The initial sync of my Gmail account took about an hour from start to finish. I just left it alone while it downloaded my mail. I didn't have much mail in my ZCS account, so that sync was almost instantaneous.
The e-mail composer has all the features I expect from a modern client. You can compose in HTML or plain-text format, and in HTML mode, you have all of the usual control over fonts, lists, colors, text size and so on.
The e-mail viewing interface has the familiar three-pane view that most clients default to, and the HTML e-mail messages I used for testing rendered the same as in other clients.
On the whole, using Zimbra Desktop is quite plain. It feels like what I'm used to with standard “fat” desktop mail clients. The interface is easy to navigate around, and things are generally about where I expect them to be, and when I wanted more information, the integrated help system was very useful.
One of the biggest differences between Zimbra Desktop and a standard client is that there aren't the normal File, Edit, View, Search (and so on) drop-down menus arranged into a nice menu bar. This is not a limitation as such, it's just different. In normal, everyday use, I didn't miss them.
One of my favorite features in Zimbra Desktop (which is also one of my favorite things about Gmail) is the extensive availability of keyboard shortcuts. In fact, many of the key combinations are similar, if not the same, so I quickly felt at home. This is something fat clients could learn from their browser-based cousins—easy keyboard shortcuts, such as pressing J to move down in the list of messages and K to move up, are great time-savers. The complete list of shortcuts is available under Preferences→Shortcuts.
The calendaring component of Zimbra Desktop is very nice. It's much better, in my opinion, than Google Calendar, if not quite as good as some of the other desktop calendar apps I have used.
You can create appointments by a click and drag on the calendar, and you can move appointments by selecting them with the mouse and moving them where you want. You can create new calendars simply by clicking the New Calendar button.
The shared calendars and scheduling features work only with ZCS accounts, so keep that in mind if you are thinking of using Zimbra Desktop in a multi-user setting. If you are using Zimbra Desktop with an e-mail account other than ZCS, the calendar works like a standard desktop calendar. You also can subscribe to shared ical calendars.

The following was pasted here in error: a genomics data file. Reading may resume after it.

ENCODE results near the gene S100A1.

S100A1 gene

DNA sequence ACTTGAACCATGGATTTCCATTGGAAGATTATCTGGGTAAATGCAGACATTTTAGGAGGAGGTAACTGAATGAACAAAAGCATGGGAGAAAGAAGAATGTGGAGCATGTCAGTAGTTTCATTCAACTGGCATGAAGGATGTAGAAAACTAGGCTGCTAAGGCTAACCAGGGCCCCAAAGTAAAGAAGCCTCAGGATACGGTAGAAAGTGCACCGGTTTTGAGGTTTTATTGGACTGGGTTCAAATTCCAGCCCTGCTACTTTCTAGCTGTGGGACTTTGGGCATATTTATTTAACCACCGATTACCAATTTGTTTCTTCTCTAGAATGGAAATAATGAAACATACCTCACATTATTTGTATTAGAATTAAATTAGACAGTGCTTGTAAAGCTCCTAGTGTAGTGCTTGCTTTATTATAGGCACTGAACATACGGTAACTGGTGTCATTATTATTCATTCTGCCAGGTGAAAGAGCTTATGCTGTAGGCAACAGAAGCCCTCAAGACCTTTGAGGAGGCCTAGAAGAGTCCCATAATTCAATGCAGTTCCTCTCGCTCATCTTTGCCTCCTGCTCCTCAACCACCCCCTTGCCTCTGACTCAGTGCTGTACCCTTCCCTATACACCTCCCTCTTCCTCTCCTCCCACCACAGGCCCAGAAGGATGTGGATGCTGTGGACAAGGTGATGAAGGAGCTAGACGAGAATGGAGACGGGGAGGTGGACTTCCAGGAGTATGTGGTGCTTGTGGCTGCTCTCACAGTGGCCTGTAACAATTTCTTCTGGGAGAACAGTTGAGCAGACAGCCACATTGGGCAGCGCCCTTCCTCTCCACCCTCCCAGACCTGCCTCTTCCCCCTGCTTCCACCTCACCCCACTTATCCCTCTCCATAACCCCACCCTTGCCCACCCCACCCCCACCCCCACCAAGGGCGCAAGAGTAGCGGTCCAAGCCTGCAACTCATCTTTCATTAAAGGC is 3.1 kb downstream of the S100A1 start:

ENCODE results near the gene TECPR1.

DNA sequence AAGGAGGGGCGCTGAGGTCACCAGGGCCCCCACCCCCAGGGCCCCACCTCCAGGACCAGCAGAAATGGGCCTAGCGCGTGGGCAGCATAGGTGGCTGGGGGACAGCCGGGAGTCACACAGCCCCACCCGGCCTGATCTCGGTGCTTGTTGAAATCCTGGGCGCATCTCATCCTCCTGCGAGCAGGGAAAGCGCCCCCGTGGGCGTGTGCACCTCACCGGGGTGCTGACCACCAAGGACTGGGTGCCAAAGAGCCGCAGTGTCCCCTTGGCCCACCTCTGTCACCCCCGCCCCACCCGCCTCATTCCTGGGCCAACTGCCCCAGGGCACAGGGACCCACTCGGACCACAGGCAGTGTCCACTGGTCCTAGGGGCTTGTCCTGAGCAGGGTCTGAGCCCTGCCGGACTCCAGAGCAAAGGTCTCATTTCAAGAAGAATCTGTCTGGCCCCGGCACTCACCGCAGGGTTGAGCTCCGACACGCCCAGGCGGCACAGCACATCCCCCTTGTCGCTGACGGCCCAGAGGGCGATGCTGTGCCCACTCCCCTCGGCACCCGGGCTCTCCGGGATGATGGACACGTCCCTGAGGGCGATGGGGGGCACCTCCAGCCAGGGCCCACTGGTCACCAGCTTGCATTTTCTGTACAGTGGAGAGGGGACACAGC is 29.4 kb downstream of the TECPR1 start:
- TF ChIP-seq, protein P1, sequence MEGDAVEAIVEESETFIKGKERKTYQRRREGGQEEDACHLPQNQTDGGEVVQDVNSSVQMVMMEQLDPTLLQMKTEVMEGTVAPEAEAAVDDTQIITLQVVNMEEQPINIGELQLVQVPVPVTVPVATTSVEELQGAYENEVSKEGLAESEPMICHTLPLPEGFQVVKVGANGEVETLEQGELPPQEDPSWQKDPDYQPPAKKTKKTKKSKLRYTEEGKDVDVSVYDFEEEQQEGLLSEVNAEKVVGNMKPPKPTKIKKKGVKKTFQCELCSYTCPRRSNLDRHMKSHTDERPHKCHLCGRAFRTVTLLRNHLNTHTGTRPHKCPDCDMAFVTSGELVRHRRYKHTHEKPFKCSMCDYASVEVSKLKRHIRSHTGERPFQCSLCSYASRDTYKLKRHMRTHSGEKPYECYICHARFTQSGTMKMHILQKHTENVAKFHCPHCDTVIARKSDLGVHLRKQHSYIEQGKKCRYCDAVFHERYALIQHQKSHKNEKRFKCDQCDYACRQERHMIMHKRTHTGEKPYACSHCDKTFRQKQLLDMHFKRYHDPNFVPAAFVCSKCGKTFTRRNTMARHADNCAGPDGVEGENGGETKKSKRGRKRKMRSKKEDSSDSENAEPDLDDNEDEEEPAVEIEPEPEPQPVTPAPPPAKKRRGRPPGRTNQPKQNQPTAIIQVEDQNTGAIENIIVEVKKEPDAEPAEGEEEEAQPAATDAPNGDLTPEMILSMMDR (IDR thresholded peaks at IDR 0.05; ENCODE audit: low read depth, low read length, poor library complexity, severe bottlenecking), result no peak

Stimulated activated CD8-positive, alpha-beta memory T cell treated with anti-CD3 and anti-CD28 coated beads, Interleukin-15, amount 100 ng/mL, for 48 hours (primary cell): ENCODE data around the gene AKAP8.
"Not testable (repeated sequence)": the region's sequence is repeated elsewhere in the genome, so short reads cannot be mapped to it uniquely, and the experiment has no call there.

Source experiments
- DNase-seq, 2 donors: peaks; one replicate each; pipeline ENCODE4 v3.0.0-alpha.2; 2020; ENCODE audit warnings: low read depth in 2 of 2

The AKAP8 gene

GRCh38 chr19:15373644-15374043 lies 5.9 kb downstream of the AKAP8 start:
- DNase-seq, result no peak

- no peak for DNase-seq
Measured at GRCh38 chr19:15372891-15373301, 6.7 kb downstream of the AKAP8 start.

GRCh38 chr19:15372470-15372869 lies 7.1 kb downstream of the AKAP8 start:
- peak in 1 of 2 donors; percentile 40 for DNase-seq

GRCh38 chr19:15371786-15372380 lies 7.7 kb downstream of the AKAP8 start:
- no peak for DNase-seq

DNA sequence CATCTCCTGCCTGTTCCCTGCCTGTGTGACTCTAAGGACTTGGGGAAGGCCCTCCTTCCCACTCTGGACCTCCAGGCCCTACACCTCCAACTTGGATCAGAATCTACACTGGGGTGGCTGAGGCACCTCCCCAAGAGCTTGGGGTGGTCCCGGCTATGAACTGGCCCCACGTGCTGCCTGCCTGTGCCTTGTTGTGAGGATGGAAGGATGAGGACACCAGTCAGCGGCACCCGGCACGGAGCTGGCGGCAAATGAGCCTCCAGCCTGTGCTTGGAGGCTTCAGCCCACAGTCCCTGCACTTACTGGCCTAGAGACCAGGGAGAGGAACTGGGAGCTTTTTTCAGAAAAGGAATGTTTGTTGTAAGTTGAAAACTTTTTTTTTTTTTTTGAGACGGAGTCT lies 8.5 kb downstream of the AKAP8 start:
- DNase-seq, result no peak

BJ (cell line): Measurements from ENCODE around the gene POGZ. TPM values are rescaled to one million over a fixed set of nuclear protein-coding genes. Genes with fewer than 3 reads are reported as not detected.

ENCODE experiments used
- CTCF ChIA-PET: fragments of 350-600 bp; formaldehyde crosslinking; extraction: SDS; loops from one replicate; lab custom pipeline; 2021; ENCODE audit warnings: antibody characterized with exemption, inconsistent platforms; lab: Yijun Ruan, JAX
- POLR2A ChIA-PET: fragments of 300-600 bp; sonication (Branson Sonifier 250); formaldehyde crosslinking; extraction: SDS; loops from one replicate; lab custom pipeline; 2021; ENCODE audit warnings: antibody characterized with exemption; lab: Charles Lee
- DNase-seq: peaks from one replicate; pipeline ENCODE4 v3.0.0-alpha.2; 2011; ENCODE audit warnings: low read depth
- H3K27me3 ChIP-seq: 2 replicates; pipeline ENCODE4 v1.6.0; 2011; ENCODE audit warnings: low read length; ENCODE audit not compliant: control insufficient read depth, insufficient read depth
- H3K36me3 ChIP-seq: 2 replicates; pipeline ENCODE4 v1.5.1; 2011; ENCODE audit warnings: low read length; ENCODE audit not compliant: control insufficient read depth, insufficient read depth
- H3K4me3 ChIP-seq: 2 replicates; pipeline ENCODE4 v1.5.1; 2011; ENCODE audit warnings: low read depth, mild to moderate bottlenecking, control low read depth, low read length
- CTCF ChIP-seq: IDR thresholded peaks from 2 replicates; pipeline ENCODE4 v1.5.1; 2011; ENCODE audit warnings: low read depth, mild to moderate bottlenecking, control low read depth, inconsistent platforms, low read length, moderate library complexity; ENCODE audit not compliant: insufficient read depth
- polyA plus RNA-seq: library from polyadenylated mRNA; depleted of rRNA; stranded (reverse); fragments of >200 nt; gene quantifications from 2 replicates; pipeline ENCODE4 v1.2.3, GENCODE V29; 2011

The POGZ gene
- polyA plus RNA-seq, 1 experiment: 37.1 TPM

Practical Task Scheduling Deployment
July 20, 2016 12:00 pm CDT
One of the best things about the UNIX environment (aside from being stable and efficient) is the vast array of software tools available to help you do your job. Traditionally, a UNIX tool does only one thing, but does that one thing very well. For example, grep is very easy to use and can search vast amounts of data quickly. The find tool can find a particular file or files based on all kinds of criteria. It's pretty easy to string these tools together to build even more powerful tools, such as a tool that finds all of the .log files in the /home directory and searches each one for a particular entry. This erector-set mentality allows UNIX system administrators to seem to always have the right tool for the job.
Cron traditionally has been considered another such a tool for job scheduling, but is it enough? This webinar considers that very question. The first part builds on a previous Geek Guide, Beyond Cron, and briefly describes how to know when it might be time to consider upgrading your job scheduling infrastructure. The second part presents an actual planning and implementation framework.
Join Linux Journal's Mike Diehl and Pat Cameron of Help Systems.
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With all the industry talk about the benefits of Linux on Power and all the performance advantages offered by its open architecture, you may be considering a move in that direction. If you are thinking about analytics, big data and cloud computing, you would be right to evaluate Power. The idea of using commodity x86 hardware and replacing it every three years is an outdated cost model. It doesn’t consider the total cost of ownership, and it doesn’t consider the advantage of real processing power, high-availability and multithreading like a demon.
This ebook takes a look at some of the practical applications of the Linux on Power platform and ways you might bring all the performance power of this open architecture to bear for your organization. There are no smoke and mirrors here—just hard, cold, empirical evidence provided by independent sources. I also consider some innovative ways Linux on Power will be used in the future.Get the Guide